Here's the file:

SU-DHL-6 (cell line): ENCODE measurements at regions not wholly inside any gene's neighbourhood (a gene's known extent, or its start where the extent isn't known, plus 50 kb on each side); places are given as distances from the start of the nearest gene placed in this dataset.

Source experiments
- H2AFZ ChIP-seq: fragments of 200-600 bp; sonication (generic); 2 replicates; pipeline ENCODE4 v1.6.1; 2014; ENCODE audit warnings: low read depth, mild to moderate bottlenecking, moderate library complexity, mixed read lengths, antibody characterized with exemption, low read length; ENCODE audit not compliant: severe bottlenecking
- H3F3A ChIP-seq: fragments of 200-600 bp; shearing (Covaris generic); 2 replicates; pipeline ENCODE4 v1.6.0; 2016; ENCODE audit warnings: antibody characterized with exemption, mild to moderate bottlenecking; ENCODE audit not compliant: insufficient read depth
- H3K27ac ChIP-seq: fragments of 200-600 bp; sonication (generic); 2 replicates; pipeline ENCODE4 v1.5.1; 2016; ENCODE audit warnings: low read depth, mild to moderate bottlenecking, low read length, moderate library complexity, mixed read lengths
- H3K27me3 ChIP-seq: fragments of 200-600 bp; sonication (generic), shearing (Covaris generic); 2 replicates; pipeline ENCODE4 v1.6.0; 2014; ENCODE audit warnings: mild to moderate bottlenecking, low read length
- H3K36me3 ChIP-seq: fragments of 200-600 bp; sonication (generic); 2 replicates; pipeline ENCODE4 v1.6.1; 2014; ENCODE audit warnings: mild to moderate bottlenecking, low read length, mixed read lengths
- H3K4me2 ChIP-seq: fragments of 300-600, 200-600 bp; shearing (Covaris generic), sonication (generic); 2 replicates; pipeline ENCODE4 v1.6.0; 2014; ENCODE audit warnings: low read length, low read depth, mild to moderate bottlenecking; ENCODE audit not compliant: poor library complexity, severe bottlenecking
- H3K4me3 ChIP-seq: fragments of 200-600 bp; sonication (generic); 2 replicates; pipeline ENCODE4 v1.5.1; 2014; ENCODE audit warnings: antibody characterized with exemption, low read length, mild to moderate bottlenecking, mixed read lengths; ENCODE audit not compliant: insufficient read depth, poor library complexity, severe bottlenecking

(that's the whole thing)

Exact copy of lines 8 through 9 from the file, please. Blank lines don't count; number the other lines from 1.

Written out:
- H3K4me2 ChIP-seq: fragments of 300-600, 200-600 bp; shearing (Covaris generic), sonication (generic); 2 replicates; pipeline ENCODE4 v1.6.0; 2014; ENCODE audit warnings: low read length, low read depth, mild to moderate bottlenecking; ENCODE audit not compliant: poor library complexity, severe bottlenecking
- H3K4me3 ChIP-seq: fragments of 200-600 bp; sonication (generic); 2 replicates; pipeline ENCODE4 v1.5.1; 2014; ENCODE audit warnings: antibody characterized with exemption, low read length, mild to moderate bottlenecking, mixed read lengths; ENCODE audit not compliant: insufficient read depth, poor library complexity, severe bottlenecking